It should be understood that the apparatus is so timed that-the member 15 will be connected to the reciprocating bar 11 andmoved thereby only at the instant when the needle bar 4 is in its uppermost position with the T-shape notches 7 therein registering with the T-shape notches 10 of the needle holder so that all of the needles 3 of that particular station may be shifted forwardly, as may be necessary to position the desired needle in the needle bar.

The pawl 28 in each station is shown as being independently operated by a solenoid'32, the armature 33 Of which is pivotally connected as at, 34 to the pawl 28 for rocking the same as above described.

The solenoid 32 is adapted to be selectively energized by means of a plurality of programming rolls. As there are six needles in the embodiment of the invention shown, there will be six programming rolls, one for each needle.

Only one of these programming rolls is shown in FIG. 1, being indicated generally at 35. These programming rolls are located at a convenient point adjacent to the machine, each roll being fixed upon a continually rotating shaft 36'which may be rotated at desired speed by any usual and Well known drive mechanism (not shown).

One of the programming rolls isshow-n in detail' in FIGS. 35 to 39. The periphery of each programming roll is provided'with a plurality of annular rows of'suitable demarcationsv which may be in the form ofindentations 37 as shown inl the' drawings. Thesel rows of demarcations are equal in number to the number of stations in the machine.

It will be understood that there is one setof six needles in each station of the machine and thatfthe distance between the needles transversely across the machine, that is the distance between needles in adjacent stations, xes the gauge of the machine, thatis the distance between the longitudinal lines of tufting or loops in the tufted fabric.

A pivoted make-and-break device 38 is providedl for operation by each row of demarcations 37 upon the programming roll and operates to intermittently energize the solenoid 32 of the corresponding station of the machine.

Each of the make-and-break devices-38 is in the form of a lever fulcrumed at 39 upon a-statio'nary portion140 of the machine andhaving a depending finger 41 urged into contact with the periphery of the programming roll as by an expansion spring 42er the like to urge the movable contact 43' upon the otherend of the make-and-break lever 38 toward the fixed contact 44.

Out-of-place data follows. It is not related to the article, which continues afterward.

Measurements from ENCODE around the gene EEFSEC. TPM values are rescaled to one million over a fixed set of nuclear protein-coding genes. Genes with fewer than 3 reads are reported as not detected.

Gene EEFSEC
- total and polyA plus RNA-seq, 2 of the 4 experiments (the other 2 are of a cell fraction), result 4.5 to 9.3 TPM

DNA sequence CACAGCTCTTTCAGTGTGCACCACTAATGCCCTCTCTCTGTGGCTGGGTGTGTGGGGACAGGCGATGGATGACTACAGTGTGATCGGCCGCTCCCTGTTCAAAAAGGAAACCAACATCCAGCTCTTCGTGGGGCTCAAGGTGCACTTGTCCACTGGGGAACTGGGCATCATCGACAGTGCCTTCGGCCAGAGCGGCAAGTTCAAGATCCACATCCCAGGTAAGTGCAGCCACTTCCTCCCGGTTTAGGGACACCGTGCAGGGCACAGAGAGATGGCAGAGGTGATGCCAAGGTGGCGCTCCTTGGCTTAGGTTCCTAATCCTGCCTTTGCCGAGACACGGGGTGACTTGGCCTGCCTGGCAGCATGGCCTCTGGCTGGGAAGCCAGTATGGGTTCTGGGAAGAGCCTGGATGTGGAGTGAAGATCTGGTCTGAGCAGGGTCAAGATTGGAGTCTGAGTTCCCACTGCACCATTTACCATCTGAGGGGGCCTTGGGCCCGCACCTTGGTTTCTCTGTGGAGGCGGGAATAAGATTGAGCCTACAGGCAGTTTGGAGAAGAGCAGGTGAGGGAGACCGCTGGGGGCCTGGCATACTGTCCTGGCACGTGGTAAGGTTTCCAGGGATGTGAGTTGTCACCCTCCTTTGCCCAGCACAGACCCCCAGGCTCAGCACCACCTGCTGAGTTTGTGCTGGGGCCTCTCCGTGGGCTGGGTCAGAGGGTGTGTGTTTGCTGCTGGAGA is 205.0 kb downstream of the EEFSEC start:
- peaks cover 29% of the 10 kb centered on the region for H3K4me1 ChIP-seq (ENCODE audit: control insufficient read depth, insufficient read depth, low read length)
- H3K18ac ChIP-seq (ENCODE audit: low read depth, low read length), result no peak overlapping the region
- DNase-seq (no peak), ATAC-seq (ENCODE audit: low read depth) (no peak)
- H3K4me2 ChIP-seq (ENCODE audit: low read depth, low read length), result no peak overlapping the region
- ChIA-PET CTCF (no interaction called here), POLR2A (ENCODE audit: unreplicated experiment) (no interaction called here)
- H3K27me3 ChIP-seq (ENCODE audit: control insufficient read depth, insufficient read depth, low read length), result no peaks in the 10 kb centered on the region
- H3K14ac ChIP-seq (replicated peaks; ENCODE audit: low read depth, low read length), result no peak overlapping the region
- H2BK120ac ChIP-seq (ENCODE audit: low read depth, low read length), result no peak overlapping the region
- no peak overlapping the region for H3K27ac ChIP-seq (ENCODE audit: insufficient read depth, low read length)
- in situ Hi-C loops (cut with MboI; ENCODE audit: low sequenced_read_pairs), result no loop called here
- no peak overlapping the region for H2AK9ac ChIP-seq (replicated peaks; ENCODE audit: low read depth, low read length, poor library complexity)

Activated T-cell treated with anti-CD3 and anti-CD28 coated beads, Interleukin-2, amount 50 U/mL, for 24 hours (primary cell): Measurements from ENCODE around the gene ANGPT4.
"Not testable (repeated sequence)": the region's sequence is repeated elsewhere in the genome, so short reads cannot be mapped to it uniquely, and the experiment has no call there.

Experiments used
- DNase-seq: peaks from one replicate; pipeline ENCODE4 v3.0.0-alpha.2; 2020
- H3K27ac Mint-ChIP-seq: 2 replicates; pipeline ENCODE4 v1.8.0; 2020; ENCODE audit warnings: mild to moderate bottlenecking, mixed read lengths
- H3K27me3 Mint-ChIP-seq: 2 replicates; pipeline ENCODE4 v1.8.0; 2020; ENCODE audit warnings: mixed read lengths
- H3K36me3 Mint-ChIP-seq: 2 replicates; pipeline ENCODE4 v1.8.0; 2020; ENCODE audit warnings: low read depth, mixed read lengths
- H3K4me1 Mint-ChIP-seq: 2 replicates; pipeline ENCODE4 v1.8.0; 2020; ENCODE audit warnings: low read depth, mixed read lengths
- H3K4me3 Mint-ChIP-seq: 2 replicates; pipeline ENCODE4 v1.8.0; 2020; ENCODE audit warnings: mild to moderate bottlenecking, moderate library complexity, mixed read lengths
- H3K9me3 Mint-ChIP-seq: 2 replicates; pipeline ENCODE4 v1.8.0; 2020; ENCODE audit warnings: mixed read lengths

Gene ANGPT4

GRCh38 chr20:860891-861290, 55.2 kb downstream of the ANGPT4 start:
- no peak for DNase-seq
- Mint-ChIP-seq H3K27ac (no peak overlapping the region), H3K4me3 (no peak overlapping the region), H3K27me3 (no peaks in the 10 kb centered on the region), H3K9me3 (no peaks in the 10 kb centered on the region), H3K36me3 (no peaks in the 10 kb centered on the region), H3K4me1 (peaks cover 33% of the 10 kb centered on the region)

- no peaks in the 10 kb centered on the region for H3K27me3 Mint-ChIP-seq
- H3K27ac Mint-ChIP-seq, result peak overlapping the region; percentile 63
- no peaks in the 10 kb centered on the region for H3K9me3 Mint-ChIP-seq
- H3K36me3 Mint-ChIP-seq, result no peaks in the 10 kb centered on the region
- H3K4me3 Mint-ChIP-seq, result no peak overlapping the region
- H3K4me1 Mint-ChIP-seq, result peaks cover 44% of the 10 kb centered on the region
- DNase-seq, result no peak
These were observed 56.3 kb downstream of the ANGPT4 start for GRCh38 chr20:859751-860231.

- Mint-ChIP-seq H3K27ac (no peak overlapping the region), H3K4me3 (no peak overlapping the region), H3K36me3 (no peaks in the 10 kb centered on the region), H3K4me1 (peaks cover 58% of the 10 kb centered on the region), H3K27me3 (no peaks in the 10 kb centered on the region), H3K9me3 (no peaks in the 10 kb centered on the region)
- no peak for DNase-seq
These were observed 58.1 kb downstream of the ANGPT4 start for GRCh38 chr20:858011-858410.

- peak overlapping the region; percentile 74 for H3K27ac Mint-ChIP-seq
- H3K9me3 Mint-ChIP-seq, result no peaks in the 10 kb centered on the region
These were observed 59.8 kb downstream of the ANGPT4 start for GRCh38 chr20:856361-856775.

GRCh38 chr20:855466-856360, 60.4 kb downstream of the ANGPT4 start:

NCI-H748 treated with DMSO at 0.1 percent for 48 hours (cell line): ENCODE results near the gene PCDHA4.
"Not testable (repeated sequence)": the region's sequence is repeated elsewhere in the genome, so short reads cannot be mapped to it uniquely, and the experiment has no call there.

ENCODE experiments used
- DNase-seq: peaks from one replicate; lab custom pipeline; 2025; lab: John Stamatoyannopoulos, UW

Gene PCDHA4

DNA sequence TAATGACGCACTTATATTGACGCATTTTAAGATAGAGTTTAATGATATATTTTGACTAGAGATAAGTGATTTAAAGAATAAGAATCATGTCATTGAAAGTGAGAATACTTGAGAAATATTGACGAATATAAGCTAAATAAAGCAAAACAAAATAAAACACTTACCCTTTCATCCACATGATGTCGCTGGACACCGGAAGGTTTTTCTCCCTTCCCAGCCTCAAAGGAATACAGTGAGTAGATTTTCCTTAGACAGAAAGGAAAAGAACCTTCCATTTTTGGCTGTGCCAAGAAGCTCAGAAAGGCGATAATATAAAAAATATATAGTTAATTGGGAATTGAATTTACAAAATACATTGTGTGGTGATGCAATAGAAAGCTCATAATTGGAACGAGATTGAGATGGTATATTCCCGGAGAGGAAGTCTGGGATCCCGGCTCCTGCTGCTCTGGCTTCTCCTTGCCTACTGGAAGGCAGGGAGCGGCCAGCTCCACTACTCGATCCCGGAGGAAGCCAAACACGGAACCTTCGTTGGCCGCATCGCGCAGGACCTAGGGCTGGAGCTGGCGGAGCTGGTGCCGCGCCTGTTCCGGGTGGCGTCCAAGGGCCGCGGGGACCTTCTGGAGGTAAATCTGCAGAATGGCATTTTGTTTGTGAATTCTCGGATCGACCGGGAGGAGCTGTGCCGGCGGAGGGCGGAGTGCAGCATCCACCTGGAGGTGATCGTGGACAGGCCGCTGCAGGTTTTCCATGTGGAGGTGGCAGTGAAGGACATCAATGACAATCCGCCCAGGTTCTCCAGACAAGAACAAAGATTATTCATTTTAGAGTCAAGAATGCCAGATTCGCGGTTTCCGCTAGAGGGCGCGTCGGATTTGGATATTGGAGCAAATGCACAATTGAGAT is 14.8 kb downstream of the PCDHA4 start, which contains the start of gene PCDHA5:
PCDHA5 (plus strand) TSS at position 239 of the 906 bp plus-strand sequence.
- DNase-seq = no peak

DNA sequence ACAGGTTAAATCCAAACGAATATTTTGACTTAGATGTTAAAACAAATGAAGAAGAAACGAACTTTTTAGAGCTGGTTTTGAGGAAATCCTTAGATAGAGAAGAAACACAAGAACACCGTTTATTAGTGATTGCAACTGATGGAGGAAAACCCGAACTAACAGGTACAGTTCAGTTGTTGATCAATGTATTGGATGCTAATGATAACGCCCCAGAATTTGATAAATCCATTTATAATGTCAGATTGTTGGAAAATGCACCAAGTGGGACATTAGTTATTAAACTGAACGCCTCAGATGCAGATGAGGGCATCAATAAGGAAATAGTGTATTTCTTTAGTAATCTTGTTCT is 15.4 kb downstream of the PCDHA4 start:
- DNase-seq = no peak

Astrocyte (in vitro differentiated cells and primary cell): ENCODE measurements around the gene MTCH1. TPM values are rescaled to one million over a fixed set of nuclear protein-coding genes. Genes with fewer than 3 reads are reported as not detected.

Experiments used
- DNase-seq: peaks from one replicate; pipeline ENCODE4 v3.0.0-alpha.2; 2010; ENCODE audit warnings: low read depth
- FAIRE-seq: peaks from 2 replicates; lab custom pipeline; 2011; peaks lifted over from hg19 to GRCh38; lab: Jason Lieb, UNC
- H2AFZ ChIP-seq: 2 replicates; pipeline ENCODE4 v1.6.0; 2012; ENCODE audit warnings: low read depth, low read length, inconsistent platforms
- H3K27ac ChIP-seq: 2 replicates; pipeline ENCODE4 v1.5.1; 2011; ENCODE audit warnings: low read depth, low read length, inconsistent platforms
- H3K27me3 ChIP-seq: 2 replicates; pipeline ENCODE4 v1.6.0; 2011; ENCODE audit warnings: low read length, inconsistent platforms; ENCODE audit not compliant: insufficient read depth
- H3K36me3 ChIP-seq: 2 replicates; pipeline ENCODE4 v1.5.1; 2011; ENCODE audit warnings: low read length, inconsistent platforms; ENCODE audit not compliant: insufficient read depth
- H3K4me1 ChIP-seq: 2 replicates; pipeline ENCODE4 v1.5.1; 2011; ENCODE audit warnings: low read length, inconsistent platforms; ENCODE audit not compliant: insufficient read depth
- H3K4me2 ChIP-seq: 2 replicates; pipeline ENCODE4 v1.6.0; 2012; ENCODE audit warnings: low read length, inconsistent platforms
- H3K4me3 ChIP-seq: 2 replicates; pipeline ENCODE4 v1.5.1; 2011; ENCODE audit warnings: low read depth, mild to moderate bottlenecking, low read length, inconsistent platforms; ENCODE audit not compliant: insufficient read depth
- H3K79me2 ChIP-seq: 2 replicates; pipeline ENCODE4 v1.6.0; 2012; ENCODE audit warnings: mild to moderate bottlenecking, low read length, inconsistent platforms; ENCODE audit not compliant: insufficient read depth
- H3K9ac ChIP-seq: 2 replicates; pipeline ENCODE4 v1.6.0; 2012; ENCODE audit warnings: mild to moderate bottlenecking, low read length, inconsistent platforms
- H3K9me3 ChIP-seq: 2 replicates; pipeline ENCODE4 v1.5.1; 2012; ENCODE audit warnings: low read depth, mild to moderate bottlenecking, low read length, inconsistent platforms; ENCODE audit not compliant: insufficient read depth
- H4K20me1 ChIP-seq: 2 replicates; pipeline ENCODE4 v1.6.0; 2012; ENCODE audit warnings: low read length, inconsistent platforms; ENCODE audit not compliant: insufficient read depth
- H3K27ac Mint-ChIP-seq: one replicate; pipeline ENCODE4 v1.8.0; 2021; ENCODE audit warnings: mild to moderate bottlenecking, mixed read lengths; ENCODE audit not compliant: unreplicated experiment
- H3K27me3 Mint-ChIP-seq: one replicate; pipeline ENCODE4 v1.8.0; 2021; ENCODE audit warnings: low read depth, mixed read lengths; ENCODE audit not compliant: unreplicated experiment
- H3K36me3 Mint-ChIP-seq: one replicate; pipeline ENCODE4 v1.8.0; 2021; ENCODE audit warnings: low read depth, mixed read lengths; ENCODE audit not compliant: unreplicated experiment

AOne of the coils of each solenoid`32is connected to a wire 45, the other end of said coil being connectedto a wire 46' which leads to the xed contact 44. A wire 47 connects the movable contact 43 with the other-wire 48.

If it is desired to further control the operation of the solenoids 32 by a timing device, as'will be later described in detail, the wires 45 and 4S may be connected through said timing device to a suitable source of'power. Otherwise, the wires 45 and 48? may themselves be line wires.

A plurality of needles is provided at-each station of the machine in order that a plurality of different colors of thread or yarn may be usedl for the purpose of producing any desired pattern or color in the finished tufted pile fabric, this pattern being controlled by the arrangement of demarcations on the programming rolls which control the energizing of the solenoids 32.

In the operation of the needle selector shuttle, when the solenoid 32 of any station in the machineis operated by any one of the six programming rolls, the pawl 28 will be rocked upon its pivotdisengaging the same from the ratchet teeth 30'on the needle shifting member 15 and moving the nose 317 on the other end of said pawl into engagement with the pivoted ratchet member 23 pushing thenose 25 thereof into the notch 26 of therecipr'ocating bar 11.